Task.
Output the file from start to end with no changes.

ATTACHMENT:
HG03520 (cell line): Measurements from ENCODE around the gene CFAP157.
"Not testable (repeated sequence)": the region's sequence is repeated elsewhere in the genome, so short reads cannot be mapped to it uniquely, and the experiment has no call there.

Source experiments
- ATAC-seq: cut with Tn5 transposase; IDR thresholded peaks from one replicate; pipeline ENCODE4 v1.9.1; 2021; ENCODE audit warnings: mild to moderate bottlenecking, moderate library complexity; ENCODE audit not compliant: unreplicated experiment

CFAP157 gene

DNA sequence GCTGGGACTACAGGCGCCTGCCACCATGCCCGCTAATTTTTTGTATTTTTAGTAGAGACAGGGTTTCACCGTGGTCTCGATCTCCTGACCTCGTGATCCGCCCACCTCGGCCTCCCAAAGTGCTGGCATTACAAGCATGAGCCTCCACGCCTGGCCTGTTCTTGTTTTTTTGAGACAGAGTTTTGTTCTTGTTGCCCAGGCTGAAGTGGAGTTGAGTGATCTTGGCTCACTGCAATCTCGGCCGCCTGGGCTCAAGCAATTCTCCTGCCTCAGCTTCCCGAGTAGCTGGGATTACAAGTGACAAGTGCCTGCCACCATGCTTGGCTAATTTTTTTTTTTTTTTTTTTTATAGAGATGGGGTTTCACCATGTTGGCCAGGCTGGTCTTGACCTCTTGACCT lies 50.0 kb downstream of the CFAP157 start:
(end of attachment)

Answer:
HG03520 (cell line): Measurements from ENCODE around the gene CFAP157.
"Not testable (repeated sequence)": the region's sequence is repeated elsewhere in the genome, so short reads cannot be mapped to it uniquely, and the experiment has no call there.

Source experiments
- ATAC-seq: cut with Tn5 transposase; IDR thresholded peaks from one replicate; pipeline ENCODE4 v1.9.1; 2021; ENCODE audit warnings: mild to moderate bottlenecking, moderate library complexity; ENCODE audit not compliant: unreplicated experiment

CFAP157 gene

DNA sequence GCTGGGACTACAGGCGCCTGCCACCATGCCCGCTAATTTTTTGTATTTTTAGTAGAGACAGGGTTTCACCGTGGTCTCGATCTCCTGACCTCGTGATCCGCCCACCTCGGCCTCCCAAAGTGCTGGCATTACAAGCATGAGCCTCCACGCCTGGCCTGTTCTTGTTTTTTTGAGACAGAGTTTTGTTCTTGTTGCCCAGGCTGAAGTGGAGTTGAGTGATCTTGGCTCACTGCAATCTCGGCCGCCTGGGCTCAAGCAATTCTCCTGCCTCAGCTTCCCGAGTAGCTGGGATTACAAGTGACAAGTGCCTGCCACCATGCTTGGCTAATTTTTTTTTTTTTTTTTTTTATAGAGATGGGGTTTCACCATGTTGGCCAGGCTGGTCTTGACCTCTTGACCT lies 50.0 kb downstream of the CFAP157 start: